A guide to COPA explained by conservatory students

Written By Zoey Angelucci, For The Globe

Understanding and comprehending the Conservatory of Performing Arts (COPA) life seems to be a struggle for the average Point Park University (PPU) student. For all non-COPA students who have a limited understanding of what COPA is and the process these students had to complete to even get in the program, the answers have been found and the mystery is solved.

Across the board, all COPA kids have to get accepted academically just like everyone else. The real difference comes when it is time to be accepted artistically. All students involved in dance, theatre and cinema arts must display their artistic abilities to become fully admitted.

“They had several auditions you could choose from,” freshman dance major Aniela Marcin explained. “There were four or five you could choose from, and they went until February.”

“(You) pick a time or make other arrangements for your audition,” freshman dance major Megan Nasche added. “Point Park also does auditions through online videos or at different performing arts schools.”

Both of the girls auditioned for the dance program in December 2018. As for the realm of cinema production, sophomore Nick Capezio described putting together a portfolio for his artistic application, as the university recommended students list all film projects they’ve done before.

“But I [also] added in songs I’ve worked on and writings I have done,” Capezio said. “Then they ask you what experience you’ve had, but if you don’t have any experiences that’s fine too. I also had to write an essay on why I should be considered for the cinema program.”

Likewise, the theater majors also go through a strict auditioning held twice a year that usually requires three prepared monologues, according to senior acting major, Naomi Allen.

As many of you know, this year PPU decided to try something new for freshman orientation. During the Pioneer experience, freshmen in COPA majors dipped out for something a little more important than introductions and icebreakers. They had to audition for class placement.

“They accepted 100 or so freshman for dance, so obviously 100 people can’t fit in the same class at the same time,” Nasche explains. “They basically have auditions to figure out where you best fit in with your peers, in what class and with what teachers.”

Meanwhile, freshmen Zoe Gonzalez and her fellow musical theater majors had vocal placement audition that “was just to place us with a voice teacher for private voice lessons.”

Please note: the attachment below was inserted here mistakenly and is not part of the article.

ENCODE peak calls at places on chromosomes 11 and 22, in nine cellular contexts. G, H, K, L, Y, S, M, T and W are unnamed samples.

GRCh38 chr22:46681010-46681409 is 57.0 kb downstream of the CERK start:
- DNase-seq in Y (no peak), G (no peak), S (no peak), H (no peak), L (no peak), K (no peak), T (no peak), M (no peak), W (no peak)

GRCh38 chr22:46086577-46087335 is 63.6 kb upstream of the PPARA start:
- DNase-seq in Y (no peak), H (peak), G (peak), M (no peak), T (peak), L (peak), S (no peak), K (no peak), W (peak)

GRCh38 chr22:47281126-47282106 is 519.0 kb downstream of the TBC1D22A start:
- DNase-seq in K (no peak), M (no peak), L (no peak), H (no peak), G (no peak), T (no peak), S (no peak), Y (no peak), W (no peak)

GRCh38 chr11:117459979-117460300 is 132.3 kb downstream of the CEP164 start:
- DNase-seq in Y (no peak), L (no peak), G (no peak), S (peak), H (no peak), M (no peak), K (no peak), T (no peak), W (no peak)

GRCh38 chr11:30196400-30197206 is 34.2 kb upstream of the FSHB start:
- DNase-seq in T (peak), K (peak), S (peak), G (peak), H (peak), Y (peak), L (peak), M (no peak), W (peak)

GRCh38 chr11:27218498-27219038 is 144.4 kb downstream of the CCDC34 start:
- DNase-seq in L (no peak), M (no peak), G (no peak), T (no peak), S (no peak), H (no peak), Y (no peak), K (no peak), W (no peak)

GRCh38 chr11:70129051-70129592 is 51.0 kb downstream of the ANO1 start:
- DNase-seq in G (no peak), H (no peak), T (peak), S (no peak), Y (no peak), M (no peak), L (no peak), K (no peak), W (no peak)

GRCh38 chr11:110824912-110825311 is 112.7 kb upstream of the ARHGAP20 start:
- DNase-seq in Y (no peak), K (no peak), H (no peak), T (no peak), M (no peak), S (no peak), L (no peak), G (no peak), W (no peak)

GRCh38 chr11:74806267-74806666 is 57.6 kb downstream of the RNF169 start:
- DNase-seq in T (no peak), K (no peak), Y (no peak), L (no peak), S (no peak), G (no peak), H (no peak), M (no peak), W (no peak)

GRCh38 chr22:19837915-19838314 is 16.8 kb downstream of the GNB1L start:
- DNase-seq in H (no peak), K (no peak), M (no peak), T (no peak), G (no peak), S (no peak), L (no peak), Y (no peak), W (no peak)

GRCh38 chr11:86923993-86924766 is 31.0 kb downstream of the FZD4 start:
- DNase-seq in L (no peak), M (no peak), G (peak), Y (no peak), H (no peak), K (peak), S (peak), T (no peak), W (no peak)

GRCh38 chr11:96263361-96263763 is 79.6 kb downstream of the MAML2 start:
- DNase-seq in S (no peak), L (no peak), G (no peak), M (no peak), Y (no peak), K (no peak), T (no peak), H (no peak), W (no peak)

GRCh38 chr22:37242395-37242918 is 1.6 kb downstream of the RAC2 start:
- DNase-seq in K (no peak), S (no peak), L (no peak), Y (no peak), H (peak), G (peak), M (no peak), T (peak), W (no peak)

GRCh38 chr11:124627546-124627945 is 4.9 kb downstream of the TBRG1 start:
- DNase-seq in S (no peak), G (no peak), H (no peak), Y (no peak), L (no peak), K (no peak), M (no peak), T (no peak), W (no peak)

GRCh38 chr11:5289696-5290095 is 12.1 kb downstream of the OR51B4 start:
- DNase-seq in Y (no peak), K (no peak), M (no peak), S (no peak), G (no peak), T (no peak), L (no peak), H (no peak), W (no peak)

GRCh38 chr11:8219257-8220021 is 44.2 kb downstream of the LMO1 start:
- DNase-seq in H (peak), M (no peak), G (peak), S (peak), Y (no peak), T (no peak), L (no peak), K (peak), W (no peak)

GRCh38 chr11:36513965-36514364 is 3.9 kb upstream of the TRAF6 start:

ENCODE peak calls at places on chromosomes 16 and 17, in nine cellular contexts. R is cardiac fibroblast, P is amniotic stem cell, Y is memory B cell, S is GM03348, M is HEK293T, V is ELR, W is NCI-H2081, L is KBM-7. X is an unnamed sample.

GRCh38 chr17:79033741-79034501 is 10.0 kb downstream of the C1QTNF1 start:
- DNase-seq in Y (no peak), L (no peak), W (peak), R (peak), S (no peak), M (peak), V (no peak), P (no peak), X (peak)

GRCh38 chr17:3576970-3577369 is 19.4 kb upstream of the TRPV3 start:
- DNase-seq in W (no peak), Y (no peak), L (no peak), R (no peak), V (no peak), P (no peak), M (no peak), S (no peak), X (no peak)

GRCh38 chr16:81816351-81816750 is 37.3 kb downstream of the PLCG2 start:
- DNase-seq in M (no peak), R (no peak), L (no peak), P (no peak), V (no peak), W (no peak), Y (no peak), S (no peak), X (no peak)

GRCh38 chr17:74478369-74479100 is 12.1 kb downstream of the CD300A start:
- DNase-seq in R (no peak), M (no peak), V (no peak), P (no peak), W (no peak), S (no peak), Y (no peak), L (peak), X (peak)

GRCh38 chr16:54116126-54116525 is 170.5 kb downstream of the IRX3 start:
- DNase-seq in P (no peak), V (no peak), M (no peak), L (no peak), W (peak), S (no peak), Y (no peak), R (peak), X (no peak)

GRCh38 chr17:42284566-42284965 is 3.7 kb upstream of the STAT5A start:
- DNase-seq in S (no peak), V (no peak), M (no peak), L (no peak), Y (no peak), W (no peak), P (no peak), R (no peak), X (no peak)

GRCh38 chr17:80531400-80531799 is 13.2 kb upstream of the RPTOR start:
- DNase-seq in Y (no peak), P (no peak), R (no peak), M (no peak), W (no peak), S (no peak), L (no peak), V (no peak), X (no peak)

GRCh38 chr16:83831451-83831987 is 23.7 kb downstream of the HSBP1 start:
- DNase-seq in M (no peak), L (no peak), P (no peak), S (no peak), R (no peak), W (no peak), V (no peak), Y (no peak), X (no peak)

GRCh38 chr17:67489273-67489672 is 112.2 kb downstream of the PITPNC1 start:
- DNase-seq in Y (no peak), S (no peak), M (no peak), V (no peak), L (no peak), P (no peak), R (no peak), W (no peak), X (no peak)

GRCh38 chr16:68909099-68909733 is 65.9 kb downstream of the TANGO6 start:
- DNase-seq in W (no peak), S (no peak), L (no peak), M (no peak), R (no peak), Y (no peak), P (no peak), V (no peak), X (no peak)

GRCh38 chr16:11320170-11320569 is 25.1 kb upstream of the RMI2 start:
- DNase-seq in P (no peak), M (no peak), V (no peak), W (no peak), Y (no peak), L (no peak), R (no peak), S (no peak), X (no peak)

Once placed into their specific classes, COPA students started classes just like the rest of the PPUstudents. Obviously they have many major-related classes, but they also are required to take academic core classes like any other student. In addition, each of the COPA majors are given the opportunity to display their work in a showcase type of setting.

Allen explains that acting majors don’t always share their work, “but if the professors want to showcase work then they inform the head of the department to put a showcase together. [Usually,] three classes at most share their work.”

Likewise, the cinema production crew holds a showcase at the end of the semester. According to Capezio, professors pick a film to showcase and then the students vote on two more and show them in the Student Center auditorium.”

Dance majors have many more options to show off their talents. They have five to six productions a year, which includes a fall show, a student choreography show, a winter show, a guest show and a few others. According to Marcin, it is normal for everyone to audition.

“If you are a student with a scholarship, you have to audition,” Marcin said.

There is no guarantee everyone will be in the show, but those not picked will have an opportunity to work as a crew member. Showing off their skills and talents is an enriching, beneficial part of the education.

Between their artistic classes and academic workload, there is no doubt COPA students are always busy. So next time you see them running across Boulevard of the Allies, desperately trying to get to their next class, you’ll have a deeper understanding of what it actually means to be in COPA.